Most people who are infected with the hep C virus go on to develop chronic hep C. The infection becomes chronic (long-lasting) because the body’s immune system is unable to fight it off. You might think that such a condition would make you feel sicker and sicker over time. However, for many people, hep C is an asymptomatic condition—which means they may not experience symptoms for many years after they are infected. No one can tell you now whether or not you will have symptoms in the future.

 

 

 

Here’s the tricky part: a lack of symptoms does not mean that hep C stops attacking liver.

The virus can stay active in the body without producing recognizable symptoms. In fact, some people experience no symptoms that they are aware of until significant liver damage has occurred.

The hep C virus attacks liver cells and uses them as a host to reproduce itself. When the body attempts to fight the virus, it sends
lymphocytes (a type of white blood cell) to the liver, which results in inflammation (swelling). This inflammation is a normal response to infection, but over time this process, and certain chemicals released by the lymphocytes, can damage liver cells.
When the liver cells are damaged, they cannot function well and may die. Some of these cells may grow back, but severe injury may lead to fibrosis (a buildup of scar tissue on the liver). Fibrosis slows down the liver's ability to circulate blood and remove toxins.
Treatment may help prevent further damage or reduce progression of the condition. However, the longer treatment is delayed, the more likely significant and permanent liver damage will occur.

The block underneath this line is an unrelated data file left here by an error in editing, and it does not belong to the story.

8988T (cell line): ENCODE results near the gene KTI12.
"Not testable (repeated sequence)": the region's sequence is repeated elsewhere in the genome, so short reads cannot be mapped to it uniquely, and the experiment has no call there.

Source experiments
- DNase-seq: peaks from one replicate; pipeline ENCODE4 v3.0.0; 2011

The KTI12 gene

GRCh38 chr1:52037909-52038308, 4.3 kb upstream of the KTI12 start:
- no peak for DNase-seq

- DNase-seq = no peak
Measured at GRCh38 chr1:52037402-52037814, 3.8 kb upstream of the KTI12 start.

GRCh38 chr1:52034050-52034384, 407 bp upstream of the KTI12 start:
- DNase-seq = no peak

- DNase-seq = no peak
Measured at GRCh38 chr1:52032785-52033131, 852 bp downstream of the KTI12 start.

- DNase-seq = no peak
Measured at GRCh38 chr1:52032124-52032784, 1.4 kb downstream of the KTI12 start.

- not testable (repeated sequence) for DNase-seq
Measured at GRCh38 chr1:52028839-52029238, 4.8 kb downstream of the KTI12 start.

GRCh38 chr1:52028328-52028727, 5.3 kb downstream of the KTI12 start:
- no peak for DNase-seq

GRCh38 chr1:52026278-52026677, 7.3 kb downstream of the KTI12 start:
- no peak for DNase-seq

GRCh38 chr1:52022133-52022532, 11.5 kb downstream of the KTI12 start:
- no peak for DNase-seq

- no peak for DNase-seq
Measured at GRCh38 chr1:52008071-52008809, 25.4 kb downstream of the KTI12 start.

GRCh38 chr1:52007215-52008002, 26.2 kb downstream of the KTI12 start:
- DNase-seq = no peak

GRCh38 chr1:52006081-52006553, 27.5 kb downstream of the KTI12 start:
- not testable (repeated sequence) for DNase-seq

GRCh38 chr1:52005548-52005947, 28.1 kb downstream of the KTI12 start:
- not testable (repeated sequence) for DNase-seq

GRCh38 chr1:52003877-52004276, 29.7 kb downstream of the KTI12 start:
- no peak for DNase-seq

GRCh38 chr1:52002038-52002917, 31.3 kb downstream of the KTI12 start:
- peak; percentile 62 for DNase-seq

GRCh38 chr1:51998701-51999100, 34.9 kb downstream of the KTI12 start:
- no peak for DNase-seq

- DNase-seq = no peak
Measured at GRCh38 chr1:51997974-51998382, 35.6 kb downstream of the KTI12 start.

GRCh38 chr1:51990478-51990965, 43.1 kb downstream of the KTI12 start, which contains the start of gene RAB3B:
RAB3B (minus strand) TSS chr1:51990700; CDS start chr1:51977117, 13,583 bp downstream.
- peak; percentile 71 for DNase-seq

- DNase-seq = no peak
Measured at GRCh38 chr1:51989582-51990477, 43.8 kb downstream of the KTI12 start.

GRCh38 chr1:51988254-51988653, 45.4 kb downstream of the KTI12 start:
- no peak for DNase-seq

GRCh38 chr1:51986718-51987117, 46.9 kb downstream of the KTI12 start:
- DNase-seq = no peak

Over time, hardened scar tissue can replace large amounts of normal liver tissue. This condition, called cirrhosis, seriously impairs the liver's ability to function. As a result, blood that cannot pass freely through the liver may back up into the spleen, and this may lead to the destruction of healthy blood cells. In addition, the liver may not be able to produce enough bile to aid in the handling of nutrients, such as vitamins A, D, E, and K, and most fats. If the liver is damaged, there are some important steps that canbe taken to keep the undamaged cells as healthy as possible.

Clinical Care:
To carry out an outstanding clinical care of patients with liver disease.

  1. To improve the quality of health and medical care of patients with liver diseases and it’s related diseases.

  2. To treat and to cure patients suffering from viral hepatitis, especially those infected with hepatitis B and hepatitis C virus.

  3. To prevent those chronic hepatitis to become liver cirrhosis.

  4. To prevent those liver cirrhosis to become liver cancer.

  5. To prevent and treat complications from liver cirrhosis

Prevent from being infected:
To prevent individual or public from being  infected by the virus and eventually suffering from liver diseases.

  1. To prevent individual and community from being infected by HBV and HCV infection

  2. To carry on clinical researchs in acute and chronic liver diseases.

  3. To perform basic researschs related to the existing evidence based problems.

  4. To produce Hepatitis A, B vaccine.

Clinical research interests:

  1. The diagnosis and management of chronic hepatitis, especially that resulting from infection with the hepatitis B and C viruses.

  2. Diagnosis and treatment of hepatic fibrosis.

  3. Acute liver failure, alcoholic liver disease.

  4. Drug-induced toxicity including TPN-related liver disease.

  5. Fatty liver disease, Wilson’s and other genetic liver diseases.

  6. Complications of chronic liver disease including ascites and hepatorenal syndrom.

  7. Development of hepatocellular carcinoma.

Conduct health education of liver diseases:
To conduct health education on many aspects of liver diseases for patients and communities.

  1. To socialize knowledge on liver disease to population and community.

  2. To make public aware of  the danger of HBV and HCV.